The Shortest Day in the Year

Happy Winter Solstice, everyone!

If I have any fellow Great Gatsby fans out there, you know that Daisy wants to plan something to celebrate the longest day in the year. As I’ve gotten older, not only has the “shine” imprinted by my high school English teacher on The Great Gatsby worn off, but this detail in particular seems more and more silly.

Sure, at first glance it seems like something you’d want to celebrate… until you realize that every day after the longest day in the year gets shorter and shorter, darker and darker… Now, the shortest day in the year, on the other hand, that feels so much more optimistic to me these days. Starting today, and for the next 6 months, each day will be a little longer and a little brighter than the one before. And thanks to the appointment we had yesterday…

we have a little more reason to celebrate!

At 10am yesterday, Jason and I had our first appointment at the Wake Forest Baptist Health Center for Reproductive Medicine. We saw Dr. P and her current resident. LOVED Dr.P, not so crazy about the resident. But hey, he’s learning, right?

We spent the first few minutes updating our medical records, insurance, and all that fun stuff, then hung out with one of the medical assistants while she got my BP, height, weight, and entered my family history into the system. Then, we chatted with the resident for about 5-10 minutes.

It seemed like it might have been one of the first times he was sent in to talk to new patients alone. He definitely lacked good “bedside manner” and he also lacked the details of our situation. He’d taken notes before he came in, but they were incorrect. He was mistaken about the time frame for the miscarriage and thought I’d had a D&C… two strikes, buddy! He seemed a little more interested in the Strabismus in Jason’s eyes and Jason’s family history of Myasthenia Gravis – granted Jason gets very excited talking about his eyes – than he did about anything going on with me. He zeroed in on our exercise routines and on how much biking Jason typically does (not a lot, currently). He didn’t seem to recall my polycystic right ovary and seemed to confirm that our visit to the Center for Reproductive Medicine was relatively early in our fertility journey. We know this and are thankful for it, but we wouldn’t have been there without the referral. Ultimately, he circled back and asked how long we’d been married… interesting order of questions. But like I said, he’s learning. As we say in the south, “bless him.”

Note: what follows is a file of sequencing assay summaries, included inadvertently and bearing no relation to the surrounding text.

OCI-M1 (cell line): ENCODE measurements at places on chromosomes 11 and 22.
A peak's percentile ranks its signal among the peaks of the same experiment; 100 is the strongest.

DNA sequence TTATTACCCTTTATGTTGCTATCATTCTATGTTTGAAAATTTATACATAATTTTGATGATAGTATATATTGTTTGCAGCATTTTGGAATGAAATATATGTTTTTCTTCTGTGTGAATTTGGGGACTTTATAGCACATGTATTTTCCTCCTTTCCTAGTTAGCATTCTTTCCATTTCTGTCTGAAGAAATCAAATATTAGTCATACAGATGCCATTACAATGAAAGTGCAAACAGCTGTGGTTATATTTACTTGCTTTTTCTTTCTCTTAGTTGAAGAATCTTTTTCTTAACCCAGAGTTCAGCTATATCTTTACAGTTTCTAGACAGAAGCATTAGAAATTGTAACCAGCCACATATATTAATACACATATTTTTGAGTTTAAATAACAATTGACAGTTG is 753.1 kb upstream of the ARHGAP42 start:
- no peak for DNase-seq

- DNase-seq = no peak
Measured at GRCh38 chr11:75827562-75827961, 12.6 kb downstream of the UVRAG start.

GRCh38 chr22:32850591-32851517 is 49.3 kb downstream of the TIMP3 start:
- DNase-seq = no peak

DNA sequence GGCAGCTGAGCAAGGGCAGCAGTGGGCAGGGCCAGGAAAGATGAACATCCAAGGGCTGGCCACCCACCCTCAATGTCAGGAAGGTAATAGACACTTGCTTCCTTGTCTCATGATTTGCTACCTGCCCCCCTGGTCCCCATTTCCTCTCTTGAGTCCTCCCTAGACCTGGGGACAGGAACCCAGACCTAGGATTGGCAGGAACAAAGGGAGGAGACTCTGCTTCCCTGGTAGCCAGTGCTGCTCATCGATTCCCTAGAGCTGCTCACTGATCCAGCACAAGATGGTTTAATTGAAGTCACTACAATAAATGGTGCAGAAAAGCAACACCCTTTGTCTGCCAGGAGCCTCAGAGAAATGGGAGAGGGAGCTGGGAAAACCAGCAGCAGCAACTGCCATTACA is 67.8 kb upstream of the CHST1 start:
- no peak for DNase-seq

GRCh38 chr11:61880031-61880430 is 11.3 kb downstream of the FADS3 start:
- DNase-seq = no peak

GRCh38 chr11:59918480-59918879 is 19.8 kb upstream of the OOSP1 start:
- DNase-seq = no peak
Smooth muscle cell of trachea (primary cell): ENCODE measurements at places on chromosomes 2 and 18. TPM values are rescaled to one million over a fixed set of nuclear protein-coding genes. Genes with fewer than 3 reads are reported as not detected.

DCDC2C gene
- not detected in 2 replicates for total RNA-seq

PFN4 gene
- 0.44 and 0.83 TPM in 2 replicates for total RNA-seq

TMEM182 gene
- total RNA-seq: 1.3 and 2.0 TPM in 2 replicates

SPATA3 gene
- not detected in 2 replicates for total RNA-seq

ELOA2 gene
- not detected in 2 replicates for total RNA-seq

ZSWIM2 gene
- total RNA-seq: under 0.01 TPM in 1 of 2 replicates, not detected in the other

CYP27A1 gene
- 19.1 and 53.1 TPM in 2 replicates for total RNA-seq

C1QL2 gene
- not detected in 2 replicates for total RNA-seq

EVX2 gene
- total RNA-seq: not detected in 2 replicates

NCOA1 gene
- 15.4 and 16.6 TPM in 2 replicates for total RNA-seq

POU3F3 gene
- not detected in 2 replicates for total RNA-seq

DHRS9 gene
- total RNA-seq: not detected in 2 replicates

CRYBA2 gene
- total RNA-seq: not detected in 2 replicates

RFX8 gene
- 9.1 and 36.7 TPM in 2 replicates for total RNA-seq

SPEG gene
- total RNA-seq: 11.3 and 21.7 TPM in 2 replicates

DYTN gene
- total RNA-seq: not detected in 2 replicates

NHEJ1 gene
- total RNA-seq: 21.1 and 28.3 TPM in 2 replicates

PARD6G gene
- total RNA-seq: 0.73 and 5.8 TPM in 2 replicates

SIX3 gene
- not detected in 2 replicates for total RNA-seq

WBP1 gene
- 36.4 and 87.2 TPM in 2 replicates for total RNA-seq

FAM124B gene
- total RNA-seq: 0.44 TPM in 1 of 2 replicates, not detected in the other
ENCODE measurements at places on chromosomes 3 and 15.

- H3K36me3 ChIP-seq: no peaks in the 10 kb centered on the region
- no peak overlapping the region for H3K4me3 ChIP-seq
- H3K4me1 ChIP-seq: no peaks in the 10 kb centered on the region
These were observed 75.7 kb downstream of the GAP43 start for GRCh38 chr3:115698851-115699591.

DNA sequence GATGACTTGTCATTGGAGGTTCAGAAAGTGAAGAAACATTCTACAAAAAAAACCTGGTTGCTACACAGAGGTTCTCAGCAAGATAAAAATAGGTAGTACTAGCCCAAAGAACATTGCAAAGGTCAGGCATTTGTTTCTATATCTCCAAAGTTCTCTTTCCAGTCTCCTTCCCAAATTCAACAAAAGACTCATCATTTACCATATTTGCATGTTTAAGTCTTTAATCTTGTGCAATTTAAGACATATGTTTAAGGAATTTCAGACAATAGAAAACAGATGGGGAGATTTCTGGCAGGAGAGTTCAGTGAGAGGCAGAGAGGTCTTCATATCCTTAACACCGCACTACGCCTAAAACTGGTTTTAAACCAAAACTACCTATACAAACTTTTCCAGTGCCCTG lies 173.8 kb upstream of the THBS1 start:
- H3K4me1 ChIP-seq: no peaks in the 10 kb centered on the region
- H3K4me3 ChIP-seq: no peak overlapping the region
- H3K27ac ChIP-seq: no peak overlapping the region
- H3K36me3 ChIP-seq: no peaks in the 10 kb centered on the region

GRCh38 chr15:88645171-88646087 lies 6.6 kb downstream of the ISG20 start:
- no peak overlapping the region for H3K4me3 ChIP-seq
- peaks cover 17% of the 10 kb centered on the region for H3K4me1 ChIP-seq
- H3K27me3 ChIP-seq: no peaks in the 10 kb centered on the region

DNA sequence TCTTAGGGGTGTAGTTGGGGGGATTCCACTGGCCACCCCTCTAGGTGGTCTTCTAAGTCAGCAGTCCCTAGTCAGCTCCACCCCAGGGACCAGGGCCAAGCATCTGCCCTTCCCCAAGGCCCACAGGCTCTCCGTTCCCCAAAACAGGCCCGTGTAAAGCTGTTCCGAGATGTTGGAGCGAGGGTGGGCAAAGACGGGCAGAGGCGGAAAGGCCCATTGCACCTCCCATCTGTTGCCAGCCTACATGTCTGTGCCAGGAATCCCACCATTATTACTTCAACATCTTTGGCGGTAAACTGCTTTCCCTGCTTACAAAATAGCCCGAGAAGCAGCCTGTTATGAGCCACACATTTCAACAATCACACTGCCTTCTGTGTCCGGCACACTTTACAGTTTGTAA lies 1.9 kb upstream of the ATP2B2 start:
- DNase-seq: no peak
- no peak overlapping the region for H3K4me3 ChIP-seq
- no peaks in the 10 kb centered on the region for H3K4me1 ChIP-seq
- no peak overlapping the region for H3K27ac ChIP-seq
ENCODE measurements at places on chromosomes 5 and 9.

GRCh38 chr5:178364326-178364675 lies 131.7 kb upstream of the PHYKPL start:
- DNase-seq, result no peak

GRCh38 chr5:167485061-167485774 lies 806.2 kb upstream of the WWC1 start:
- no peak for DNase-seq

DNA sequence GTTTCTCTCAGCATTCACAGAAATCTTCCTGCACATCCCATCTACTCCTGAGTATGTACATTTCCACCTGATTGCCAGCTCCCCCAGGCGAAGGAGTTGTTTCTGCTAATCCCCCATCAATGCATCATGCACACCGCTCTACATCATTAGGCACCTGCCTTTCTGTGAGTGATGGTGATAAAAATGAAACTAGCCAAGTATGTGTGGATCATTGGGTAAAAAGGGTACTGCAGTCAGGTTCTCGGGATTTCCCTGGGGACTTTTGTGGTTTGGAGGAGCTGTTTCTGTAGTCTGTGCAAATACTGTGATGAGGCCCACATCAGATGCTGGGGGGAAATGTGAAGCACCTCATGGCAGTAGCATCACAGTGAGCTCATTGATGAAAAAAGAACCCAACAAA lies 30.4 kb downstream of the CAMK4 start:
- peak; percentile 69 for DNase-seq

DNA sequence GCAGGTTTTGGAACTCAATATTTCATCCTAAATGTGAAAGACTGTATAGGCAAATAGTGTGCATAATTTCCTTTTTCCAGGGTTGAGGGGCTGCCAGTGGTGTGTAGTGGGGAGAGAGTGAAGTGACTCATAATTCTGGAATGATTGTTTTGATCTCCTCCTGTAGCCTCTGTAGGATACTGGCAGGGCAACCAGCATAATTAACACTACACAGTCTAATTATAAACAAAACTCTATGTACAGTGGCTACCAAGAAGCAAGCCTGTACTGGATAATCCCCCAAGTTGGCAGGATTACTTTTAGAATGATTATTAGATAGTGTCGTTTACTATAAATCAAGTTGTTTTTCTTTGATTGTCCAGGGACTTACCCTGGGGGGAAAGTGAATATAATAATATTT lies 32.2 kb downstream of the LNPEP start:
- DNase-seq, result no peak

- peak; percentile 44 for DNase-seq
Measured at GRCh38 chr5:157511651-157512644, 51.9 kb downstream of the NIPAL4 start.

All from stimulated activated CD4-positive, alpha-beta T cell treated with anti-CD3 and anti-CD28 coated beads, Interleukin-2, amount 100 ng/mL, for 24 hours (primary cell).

When he left the room, Jason looked at me and said, “you don’t like him, do you?” Geeze, was I that obvious?

Then, Dr. P came in… she was WONDERFUL! Very warm, caring, and knowledgeable – and good at communicating/educating us. I felt like she “got me.” She talked through all of the numerous things that have to go just right in order to even get pregnant, and that even normal, healthy couples only have a 25% chance of getting pregnant each month. Infertile couples only have a 2-3% chance without assistance, that jumps to about 15% with drugs and planning, 20% with insemination, and IVF for people my age is around 70% effective (Wow! But that doesn’t come without the chances for multiples, as many as quads or quints!). Infertility is caused 40% of the time by female factors, 40% by male factors, and 20% of the time the cause is unknown.

She agreed that, right off the bat, we know one barrier is my lack of ovulation – which hasn’t happened in about 7-8 months, even with Clomid. She talked about PCOS, but that I don’t really fit the stereotype for that. She talked about another disorder (I’m currently blanking on the name) that can be caused by high levels of exercise and a lack of estrogen getting to the brain to stimulate ovulation. I more fit this stereotype, but the fact that Provera has worked for me in the past contradicts this (Provera requires estrogen to work). So… I’m somewhere in the middle.

Either way, she seemed confident in being able to work around all of these obstacles with various techniques, and planned to put me on Femara – a drug that, like Clomid, stimulates ovulation. Her plan is to be much more scientific about things and have me come back for ultrasounds throughout the process, so we can watch the ovaries get stimulated, watch the eggs grow, predict the exact time frame of ovulation, and actually give me a shot to spur that ovulation. Crazy! Awesome! Oh, and she said that we’ll never try the same thing for more than 3 months – if it didn’t work the first 2-3 times, it likely won’t work times 4-10. This Type-A girl was loving it! She also wanted to go ahead and do an ultrasound to check things out for herself and possibly some blood tests to check my hormone levels.

We saw the most exciting thing on the ultrasound that we’ve seen yet!

And no, I’m not currently pregnant (sorry for the buzzkill).

We saw a highly developed follicle on my right ovary which indicates that I may ovulate on my own this month! She predicted within the week. Wow! I didn’t think we’d hear that. That means we have some “homework” this week, as she put it.